culverts - Culvert meaning and culvert types

Types of Culverts – Culverts meaning and Culvert types Explained

The types of culverts to be deployed depends on the site conditions and the purpose of the culvert. Culverts are tunnel structures constructed beneath rail tracks or roadways to facilitate cross drainage or to convey electrical cables from one side to the other. It is completely encircled by ground or soil. Pipe, box, and arch culverts are the most common types of culverts deployed under roadways and railroads. They should run parallel to the ground. The culverts protect the road from erosive forces and other water-related concerns. Hydraulic, water surface elevation, roadway height, and other parameters influence culvert designs. Moreover, culverts are used to regulate the flow of water.

This article is about the meaning of culverts, the types of culverts, and their advantages.

What are culverts?

A culvert is a permanent or temporary structure that enables water to flow beneath a road or railroad. It is best suited for locations where roads or railroads need to be built near existing rivers or canals without interfering with water movement. Generally, the length of the culvert should be 6 meters or less. As a result, they are quite large. Concrete, aluminium, and steel are among the materials used in the culvert’s construction. However, the material choice is influenced by criteria such as hydraulic efficiency, strength, cost, and installation technique. Concrete is preferred for culverts due to its strength and durability. Moreover, they are also more resistant to highly corrosive conditions.

Materials for culvert construction

Culverts are similar to pipes but much larger in size. They are manufactured from a variety of materials, like

  • Concrete
  • Steel
  • Plastic
  • Aluminium
  • high-density polyethene

Culverts made of concrete are typically preferred. Concrete culverts can either be reinforced or unreinforced. Culverts that are built on-site are known as cast-in-situ culverts. Precast culverts, which can be manufactured elsewhere, transported, and assembled on-site, are another possibility.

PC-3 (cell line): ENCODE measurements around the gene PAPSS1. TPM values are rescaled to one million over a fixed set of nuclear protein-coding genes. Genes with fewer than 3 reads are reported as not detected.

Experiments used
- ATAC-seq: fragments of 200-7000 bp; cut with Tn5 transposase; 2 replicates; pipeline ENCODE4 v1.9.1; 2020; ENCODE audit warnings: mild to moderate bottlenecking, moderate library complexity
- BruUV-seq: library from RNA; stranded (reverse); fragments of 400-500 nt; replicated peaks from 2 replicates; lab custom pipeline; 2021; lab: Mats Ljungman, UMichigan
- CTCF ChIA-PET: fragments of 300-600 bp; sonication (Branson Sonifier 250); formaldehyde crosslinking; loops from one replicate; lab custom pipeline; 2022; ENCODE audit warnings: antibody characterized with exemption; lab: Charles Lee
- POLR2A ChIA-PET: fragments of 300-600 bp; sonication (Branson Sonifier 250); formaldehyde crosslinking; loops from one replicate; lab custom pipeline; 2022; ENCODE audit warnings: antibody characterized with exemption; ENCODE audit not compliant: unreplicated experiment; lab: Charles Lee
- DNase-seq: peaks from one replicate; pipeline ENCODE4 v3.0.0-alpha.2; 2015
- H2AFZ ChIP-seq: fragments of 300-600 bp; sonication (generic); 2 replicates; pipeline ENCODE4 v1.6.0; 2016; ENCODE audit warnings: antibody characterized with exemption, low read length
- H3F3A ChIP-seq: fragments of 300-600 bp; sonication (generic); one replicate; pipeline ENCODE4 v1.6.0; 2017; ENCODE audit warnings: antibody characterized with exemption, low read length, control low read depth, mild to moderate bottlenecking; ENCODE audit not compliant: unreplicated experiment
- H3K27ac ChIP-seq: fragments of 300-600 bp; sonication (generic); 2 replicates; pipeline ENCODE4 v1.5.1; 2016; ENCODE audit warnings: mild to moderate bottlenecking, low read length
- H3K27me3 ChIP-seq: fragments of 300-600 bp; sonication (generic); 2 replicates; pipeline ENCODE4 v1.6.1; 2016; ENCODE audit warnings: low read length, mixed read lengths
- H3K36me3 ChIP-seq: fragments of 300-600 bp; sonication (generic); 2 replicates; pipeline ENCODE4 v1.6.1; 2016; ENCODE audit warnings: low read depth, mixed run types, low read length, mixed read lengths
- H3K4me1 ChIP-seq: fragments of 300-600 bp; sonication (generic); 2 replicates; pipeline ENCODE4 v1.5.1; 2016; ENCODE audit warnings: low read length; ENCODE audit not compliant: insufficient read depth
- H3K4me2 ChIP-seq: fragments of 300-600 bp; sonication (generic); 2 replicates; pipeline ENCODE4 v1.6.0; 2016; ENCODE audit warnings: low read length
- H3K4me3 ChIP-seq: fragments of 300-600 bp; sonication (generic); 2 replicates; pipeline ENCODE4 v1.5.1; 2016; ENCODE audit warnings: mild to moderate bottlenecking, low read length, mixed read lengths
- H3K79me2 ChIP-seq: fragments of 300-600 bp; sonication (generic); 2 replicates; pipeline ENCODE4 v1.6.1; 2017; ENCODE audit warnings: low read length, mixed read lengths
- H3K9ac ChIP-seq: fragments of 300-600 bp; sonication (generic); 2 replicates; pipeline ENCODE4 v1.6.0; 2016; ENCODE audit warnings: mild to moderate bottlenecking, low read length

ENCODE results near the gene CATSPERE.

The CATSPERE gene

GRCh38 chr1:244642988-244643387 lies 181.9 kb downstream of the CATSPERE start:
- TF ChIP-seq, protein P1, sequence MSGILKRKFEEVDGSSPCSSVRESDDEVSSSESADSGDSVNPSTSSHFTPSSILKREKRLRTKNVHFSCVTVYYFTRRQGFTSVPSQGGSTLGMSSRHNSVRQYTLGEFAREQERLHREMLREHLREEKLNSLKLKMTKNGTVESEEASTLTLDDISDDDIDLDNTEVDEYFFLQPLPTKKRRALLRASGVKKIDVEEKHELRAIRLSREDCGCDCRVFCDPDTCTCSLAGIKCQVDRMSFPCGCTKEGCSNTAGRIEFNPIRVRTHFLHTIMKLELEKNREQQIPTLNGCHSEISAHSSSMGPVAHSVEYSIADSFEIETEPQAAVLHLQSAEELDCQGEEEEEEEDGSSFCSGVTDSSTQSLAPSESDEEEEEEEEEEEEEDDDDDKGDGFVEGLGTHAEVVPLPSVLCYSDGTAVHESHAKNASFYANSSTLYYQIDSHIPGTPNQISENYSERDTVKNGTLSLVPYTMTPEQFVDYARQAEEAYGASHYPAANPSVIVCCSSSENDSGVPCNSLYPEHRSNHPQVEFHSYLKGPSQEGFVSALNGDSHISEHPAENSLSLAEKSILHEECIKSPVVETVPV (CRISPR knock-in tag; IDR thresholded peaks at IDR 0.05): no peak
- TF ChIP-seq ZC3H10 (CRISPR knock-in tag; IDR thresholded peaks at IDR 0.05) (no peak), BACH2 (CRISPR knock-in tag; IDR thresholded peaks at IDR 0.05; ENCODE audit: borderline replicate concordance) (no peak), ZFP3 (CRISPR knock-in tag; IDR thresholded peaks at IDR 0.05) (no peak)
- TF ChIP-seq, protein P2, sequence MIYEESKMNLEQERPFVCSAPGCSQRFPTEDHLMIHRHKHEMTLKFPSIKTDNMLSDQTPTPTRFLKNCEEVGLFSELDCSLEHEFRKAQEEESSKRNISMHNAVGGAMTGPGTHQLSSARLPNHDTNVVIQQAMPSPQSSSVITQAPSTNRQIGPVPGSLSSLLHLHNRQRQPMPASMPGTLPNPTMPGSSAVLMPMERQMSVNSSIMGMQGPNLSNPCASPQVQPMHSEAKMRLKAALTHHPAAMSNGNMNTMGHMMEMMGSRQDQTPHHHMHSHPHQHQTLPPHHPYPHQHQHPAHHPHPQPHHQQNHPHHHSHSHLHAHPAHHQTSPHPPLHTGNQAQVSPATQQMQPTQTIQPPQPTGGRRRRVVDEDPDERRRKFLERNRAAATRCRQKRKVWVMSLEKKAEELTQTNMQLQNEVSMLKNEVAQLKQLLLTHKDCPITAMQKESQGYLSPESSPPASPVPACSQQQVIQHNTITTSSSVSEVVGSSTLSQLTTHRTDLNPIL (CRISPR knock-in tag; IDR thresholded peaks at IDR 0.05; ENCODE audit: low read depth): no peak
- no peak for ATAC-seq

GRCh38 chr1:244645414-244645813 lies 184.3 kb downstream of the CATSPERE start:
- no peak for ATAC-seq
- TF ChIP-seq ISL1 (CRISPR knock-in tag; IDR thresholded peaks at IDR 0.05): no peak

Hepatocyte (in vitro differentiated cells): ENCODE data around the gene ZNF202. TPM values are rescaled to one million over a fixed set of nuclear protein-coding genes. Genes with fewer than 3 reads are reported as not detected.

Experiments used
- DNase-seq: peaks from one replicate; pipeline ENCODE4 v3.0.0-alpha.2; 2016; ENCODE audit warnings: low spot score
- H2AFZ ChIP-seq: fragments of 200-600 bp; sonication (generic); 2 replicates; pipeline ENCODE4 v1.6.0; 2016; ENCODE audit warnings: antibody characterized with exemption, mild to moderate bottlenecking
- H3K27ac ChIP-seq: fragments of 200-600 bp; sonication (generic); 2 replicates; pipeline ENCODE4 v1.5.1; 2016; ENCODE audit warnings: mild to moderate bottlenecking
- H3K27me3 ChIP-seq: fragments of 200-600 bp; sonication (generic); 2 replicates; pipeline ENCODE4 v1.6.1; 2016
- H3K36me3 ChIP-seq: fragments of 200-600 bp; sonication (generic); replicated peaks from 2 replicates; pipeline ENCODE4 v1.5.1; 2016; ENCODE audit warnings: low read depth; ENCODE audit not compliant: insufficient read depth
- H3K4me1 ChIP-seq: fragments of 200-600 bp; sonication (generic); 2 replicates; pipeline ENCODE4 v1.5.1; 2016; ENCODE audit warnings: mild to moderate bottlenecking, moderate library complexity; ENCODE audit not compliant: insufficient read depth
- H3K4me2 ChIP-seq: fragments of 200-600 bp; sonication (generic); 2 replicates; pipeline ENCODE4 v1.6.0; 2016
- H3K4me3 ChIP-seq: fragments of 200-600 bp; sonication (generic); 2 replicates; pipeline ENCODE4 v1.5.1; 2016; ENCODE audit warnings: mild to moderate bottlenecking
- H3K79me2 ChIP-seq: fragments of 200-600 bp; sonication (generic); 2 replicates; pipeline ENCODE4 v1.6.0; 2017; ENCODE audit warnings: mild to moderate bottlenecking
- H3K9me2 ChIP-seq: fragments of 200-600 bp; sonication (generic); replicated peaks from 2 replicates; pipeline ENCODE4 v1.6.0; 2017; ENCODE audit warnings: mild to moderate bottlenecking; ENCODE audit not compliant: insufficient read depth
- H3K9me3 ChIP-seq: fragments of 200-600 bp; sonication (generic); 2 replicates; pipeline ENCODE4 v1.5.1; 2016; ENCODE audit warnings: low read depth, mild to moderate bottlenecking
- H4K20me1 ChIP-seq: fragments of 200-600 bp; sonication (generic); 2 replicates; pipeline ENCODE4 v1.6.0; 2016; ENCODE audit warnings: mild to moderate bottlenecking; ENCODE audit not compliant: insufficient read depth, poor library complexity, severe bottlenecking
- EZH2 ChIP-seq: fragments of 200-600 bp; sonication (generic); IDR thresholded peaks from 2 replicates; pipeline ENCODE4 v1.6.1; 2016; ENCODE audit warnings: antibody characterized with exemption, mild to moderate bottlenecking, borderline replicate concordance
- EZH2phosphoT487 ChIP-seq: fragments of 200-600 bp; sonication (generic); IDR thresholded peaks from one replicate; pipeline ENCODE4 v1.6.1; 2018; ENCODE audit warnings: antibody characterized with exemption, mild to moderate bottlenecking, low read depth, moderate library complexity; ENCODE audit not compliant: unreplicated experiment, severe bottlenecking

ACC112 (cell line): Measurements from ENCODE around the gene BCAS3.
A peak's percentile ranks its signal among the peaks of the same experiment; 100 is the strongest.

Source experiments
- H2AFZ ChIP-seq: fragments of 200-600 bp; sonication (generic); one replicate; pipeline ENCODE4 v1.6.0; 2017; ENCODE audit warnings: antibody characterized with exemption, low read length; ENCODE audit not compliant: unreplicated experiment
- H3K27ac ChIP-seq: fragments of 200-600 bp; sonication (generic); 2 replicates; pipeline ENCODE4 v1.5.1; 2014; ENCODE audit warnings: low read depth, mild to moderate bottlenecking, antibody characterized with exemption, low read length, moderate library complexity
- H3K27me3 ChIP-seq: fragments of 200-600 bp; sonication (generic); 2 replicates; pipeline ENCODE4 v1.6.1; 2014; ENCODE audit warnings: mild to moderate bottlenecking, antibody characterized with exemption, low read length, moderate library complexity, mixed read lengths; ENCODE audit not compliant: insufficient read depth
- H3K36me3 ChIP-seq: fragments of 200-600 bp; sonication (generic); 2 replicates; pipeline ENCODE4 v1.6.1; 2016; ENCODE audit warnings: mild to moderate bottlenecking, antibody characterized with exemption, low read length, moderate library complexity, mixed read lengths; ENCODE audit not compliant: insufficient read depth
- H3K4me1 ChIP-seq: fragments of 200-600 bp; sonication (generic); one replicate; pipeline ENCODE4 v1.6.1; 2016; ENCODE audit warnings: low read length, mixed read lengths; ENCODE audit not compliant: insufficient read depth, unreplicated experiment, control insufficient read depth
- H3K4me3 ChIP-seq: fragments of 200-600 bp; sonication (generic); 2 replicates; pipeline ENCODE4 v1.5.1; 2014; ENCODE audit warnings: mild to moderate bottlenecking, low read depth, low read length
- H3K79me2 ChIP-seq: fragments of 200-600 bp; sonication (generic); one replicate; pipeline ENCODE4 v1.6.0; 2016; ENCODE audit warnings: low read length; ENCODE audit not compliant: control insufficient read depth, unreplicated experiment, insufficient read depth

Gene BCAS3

The aforementioned materials can be combined to create composite culvert types.

Different Types of Culverts

There are numerous varieties of culverts. The amount of water, the elevation of the road, the site’s condition, the area of water release, etc. are all taken into consideration while choosing the size and type of the culvert.

Most used culvert types are as follows

  • Pipe Culvert
  • Pipe Arc Culvert
  • Box Culvert
  • Arch Culvert
  • Bridge Culvert/Slab culvert
  • Metal Box Culvert

Pipe culverts

A culvert is a covered hydraulic structure that conveys fluid. Pipe culverts are constructed by inserting a pipe into an excavated trench to convey water away. It is the most frequently used drainage system. Pipe-type culverts are fairly prevalent due to their economical cost and ease of installation. In terms of hydraulic performance, the round section is the best geometrical section. Pipe culverts, on the other hand, come in a variety of shapes, including elliptical, pipe arch, and others. In general, the shape of the culvert is governed by site constraints and conditions. The culverts could be single or multiple. For comparatively small discharges, circular precast concrete pipes and ductile iron pipes are commonly used.

pipe culverts
pipe culverts

Pipe Arch Culverts

Arch culverts are semi-circular in shape. They are appropriate for larger waterway openings with steady water flows wherein fish can benefit from a greater hydraulic advantage. however, need to provide a steady water flow. Fish or sewage in the drainage is easily moved to the outflow due to the arch shape, as there is no stocking at the intake or bottom of the channel. Depending on the need, this type of culvert can also be provided in multiple numbers. Additionally, they offer little clearance and are undoubtedly quite artistic. Pipe arches have a hydraulic advantage at low flows and are particularly beneficial for locations with limited headroom. The main advantages of pipe arch culverts are their light weight and ease of installation.

pipe arch culverts
pipe arch culvert (Photo credits:

Box Culvert

Box culverts
Box culverts

These culverts are used for intakes and outtakes, holding tanks, steam tunnels, corridor linkages, road crossings, service tunnels, and utility trenches. They are one of the most useful structures in modern construction and are common components in road and highway construction. These box culverts allow water to flow beneath roads and highways without interfering with traffic flow and serve as alternate animal crossings. Box culverts are rectangular or square in design, and they must be sturdy to endure traffic loads and harsh weather conditions. Because of this box culverts are constructed using Reinforced cement concrete. The most difficult aspect of building a box culvert is that it must be installed in a dry area with a firm base.